Eggcyclopedia

Welcome to the The Incredible Edible Egg™ Eggcyclopedia, where you can access the latest egg information from A-Z. The Eggcyclopedia was developed by the American Egg Board (AEB) on behalf of America's egg farmers who are committed to caring for their hens and producing high-quality eggs for you and your families.

Just click on any letter below to bring up a list of egg terms and their related definitions.

Cooking Equipment

It’s easy to cook eggs with no special kitchen equipment. For example, you don't need to have a double boiler to cook egg sauces and custards. Simply use a heavy-gauge saucepan over low heat. However, there are some pieces of kitchen equipment designed especially for preparing eggs. Some of these items – such as an electric egg cooker – are limited to egg use only, while others – such as custard cups – come in handy for a variety of foods. As a rule, on top of the range, cooking is more even in heavy-gauge pots and pans. Baking dishes and pans of the proper size are particularly important for items that rise, such as breads, cakes and soufflés.

Beaters

Cooks once had to rely on muscle power to whip eggs. They used an assortment of large and small, flat and balloon-shaped whisks, many of which are still available. Today, most cooks use an electric stand mixer or a portable electric mixer. Blenders and some food processors can whip up a whole egg, an egg yolk or a mixture but do not produce stiffly beaten egg whites.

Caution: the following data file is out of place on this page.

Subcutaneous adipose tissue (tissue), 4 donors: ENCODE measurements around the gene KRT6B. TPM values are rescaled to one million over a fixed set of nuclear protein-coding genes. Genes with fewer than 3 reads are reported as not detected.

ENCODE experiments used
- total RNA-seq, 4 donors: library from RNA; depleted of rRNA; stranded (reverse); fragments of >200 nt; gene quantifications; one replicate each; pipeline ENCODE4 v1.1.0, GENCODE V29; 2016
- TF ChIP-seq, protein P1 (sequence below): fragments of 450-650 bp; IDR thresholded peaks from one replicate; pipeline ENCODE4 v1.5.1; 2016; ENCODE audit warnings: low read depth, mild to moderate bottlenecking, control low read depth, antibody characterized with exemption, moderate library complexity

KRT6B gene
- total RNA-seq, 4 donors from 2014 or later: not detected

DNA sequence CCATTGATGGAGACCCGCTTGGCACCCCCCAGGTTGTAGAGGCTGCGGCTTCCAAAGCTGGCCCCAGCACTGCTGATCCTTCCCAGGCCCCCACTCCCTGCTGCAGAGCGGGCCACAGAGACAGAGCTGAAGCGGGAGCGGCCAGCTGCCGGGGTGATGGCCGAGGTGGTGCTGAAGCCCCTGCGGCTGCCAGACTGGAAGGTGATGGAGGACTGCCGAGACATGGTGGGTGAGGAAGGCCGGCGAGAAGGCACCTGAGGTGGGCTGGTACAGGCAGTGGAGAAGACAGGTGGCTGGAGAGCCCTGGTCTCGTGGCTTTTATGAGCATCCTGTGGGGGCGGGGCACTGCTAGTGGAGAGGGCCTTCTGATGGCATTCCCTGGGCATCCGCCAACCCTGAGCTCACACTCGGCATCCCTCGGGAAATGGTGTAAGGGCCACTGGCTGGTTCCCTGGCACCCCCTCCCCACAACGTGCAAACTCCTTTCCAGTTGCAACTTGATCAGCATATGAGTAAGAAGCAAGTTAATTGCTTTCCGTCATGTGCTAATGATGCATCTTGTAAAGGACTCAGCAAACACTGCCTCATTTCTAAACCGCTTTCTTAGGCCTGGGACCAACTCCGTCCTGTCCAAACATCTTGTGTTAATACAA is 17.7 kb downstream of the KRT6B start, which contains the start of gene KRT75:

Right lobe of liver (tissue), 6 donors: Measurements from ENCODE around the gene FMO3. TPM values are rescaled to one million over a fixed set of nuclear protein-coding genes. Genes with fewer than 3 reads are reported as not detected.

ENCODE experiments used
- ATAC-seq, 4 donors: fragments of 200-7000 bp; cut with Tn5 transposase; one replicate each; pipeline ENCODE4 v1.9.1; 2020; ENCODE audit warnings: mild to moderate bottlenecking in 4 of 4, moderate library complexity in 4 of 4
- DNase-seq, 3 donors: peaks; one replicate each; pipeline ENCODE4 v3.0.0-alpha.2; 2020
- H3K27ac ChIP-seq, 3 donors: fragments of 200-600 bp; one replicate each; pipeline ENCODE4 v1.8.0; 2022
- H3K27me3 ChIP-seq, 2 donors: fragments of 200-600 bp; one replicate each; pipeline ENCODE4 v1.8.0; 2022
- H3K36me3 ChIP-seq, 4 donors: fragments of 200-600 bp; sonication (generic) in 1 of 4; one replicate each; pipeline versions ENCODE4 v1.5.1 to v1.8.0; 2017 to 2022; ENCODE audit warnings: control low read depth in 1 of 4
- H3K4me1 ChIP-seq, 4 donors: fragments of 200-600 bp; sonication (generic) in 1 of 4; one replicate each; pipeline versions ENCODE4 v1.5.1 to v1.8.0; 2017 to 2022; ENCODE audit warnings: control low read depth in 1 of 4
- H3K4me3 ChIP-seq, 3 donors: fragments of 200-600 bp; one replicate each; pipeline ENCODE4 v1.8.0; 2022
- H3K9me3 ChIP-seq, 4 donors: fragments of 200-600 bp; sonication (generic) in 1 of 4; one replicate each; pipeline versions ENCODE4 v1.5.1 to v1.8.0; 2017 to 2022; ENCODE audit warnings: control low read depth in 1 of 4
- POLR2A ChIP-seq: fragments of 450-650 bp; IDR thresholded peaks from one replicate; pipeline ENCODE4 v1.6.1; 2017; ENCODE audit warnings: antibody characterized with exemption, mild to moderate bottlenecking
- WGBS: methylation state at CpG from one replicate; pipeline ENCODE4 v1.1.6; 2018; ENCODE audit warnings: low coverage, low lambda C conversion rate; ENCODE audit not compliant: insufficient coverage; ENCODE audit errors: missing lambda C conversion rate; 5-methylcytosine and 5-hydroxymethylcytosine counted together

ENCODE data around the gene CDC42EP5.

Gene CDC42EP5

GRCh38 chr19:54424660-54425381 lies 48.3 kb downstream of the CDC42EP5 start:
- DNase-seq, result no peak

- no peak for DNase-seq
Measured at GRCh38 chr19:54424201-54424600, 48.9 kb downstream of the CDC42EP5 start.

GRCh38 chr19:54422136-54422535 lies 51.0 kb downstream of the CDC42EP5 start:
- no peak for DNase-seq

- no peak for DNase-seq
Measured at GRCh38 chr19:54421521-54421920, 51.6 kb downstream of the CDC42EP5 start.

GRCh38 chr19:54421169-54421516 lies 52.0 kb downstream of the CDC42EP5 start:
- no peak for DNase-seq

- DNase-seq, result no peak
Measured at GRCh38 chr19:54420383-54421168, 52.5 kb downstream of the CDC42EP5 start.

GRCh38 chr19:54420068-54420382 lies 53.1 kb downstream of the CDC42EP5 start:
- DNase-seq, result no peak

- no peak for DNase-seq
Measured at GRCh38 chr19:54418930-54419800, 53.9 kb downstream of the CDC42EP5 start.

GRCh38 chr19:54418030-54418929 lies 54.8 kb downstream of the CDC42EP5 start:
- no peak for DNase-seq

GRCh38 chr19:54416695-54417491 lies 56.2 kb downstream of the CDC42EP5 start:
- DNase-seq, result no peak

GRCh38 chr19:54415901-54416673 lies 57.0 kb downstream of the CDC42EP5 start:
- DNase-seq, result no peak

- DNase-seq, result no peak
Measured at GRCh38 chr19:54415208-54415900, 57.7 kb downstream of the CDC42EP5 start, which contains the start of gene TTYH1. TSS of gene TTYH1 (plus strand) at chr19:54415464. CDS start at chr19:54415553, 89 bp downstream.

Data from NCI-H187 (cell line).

Bowls

There has long been a great controversy about the merits, if any, of using a copper bowl to produce volume in beaten egg whites. The copper in the bowl reacts with the conalbumin of egg whites much like cream of tartar to stabilize egg-white foam. With the addition of cream of tartar, a stainless steel or glass bowl works just as well, is much less expensive and avoids the possibility of copper leaching into food.

Because they tend to absorb fat, plastic and wooden bowls aren’t suitable for beating egg whites. Any film or residue of fat will keep the whites from forming a stable foam. The size and shape of a bowl is important. When you use an electric stand mixer, use the bowl that comes with the mixer. A deep bowl with enough room for expansion is best for an electric hand mixer. For hand-whipping with a balloon whisk, use a bowl that’s rounded at the bottom, at least 10 inches across the top and 5 to 6 inches deep.